Growing up, I was always fascinated by Christianity and the relationship that people were capable of having with God.
People at church would always use cryptic, vague language when talking about their relationship with God. I was particularly curious about the phenomenon of prayer and being able to “speak” with God.
I didn’t know where His voice would come from and what His voice would sound like. Infuriatingly, the best information I could gain from adults was that whenever God spoke, it was “like a voice in one’s head.” Unfortunately, that didn’t strike me as being helpful because I had about a million thoughts racing through my mind at any given second.
So how was I supposed to know which thought was God? How was I supposed to distinguish between God’s voice, Satan’s voice and my own voice? For much of my childhood, God was more of a thing that I thought about a lot rather than someone I could have a relationship with. I knew facts and figures about God, but I didn’t know God in a very personal way.
I got to know God a little bit better in high school. I tried praying more. I wasn’t always completely confident that my prayers were said properly or were being heard, but I was taking baby steps.
I would experience a sense of being heard and not being alone. I would be happy and walking on clouds for at least a day afterwards. There was an almost body-like existence that I could in some way perceive. I wanted to talk to God, to pray, but I didn’t know how.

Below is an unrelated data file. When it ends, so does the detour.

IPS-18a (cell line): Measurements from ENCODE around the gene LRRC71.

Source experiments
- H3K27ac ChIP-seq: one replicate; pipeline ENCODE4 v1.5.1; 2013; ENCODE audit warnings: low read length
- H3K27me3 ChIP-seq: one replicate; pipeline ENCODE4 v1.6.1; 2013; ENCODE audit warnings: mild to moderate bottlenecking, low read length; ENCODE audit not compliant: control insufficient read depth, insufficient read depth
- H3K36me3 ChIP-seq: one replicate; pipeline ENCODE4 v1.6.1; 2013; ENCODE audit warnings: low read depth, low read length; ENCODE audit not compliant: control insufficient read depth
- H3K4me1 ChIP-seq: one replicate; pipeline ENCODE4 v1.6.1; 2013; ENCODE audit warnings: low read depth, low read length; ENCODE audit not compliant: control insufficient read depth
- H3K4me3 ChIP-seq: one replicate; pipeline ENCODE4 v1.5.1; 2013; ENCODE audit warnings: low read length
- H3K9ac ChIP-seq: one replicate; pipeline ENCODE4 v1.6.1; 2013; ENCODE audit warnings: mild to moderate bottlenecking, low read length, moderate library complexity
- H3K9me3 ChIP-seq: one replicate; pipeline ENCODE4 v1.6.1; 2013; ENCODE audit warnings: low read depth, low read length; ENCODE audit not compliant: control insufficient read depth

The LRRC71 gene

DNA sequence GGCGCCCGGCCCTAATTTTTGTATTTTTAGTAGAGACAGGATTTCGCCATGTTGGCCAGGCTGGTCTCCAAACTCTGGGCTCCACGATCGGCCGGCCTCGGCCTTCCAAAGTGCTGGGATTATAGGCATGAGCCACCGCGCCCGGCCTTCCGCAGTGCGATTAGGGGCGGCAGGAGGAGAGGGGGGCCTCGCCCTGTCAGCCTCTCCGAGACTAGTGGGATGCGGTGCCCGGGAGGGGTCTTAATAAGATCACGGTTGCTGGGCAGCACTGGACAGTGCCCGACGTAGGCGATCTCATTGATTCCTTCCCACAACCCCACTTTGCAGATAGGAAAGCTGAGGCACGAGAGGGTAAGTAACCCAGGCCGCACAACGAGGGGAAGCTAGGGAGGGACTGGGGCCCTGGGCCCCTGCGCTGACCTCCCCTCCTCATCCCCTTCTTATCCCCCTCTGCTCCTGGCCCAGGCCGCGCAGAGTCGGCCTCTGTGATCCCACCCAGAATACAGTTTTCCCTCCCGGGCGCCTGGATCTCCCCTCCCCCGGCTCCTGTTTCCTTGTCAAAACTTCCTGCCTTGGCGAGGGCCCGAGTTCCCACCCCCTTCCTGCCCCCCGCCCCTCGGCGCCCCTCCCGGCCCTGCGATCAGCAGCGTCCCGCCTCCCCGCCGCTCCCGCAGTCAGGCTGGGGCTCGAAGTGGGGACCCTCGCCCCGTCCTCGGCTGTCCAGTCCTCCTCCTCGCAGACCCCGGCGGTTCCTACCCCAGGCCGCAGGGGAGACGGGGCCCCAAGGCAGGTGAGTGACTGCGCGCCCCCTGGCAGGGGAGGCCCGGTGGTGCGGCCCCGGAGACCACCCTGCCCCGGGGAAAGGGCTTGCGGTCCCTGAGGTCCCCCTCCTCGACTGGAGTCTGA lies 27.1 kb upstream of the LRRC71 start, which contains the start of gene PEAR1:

On a family vacation, my dad told me that by always focusing on God and what God would think about a situation, I lived in a state of constant prayer. Slowly, God became more like a friend. Perhaps a mute friend that I had a tendency to ignore or anger, but a friend nonetheless.
I recognized that God was good and that I was not. I was deceitful, manipulative and greedy. My relationship with God became unstable. Sometimes I would walk to class in the rain, laughing in God’s presence about the absurdity of everything.
Other times, I would feel that I had failed God, and I would try to hide from the God whom I envisioned waiting with anger, shame and judgement.
In high school, I read “With” by Skye Jethani. In it, he recounts a conversation that he had with a group of Christian college students about the way God views people when they sin habitually. After numerous answers of “I should do better. He’s angry with me. To whom much is given, much is required,” Skye tells the students that none had produced the correct answer. The correct answer, according to Skye, was that God loves His children even in the midst of their sin. I sobbed. This was a gospel that I had never fully and truly heard before.
After three years of receiving counseling at the counseling services building on campus, God finally helped me to believe that message was true. Last year, during a weekend long prayer event, I finally heard God speak.
There was no disembodied, audible voice. For me, it was as if a new thought that I wouldn’t have come up with intersected my line of thinking. I told God that I trusted Him to continue being good, but I didn’t trust Him to continue loving me.
God said “I am love” and I was reassured that I wouldn’t someday run so far away from God that I would become unlovable and unredeemable.
And that’s when fear began to vanish, freedom began to bloom and a true communicative relationship with God began in my life.
Mitchell is a senior psychology major from Cloverdale, Indiana.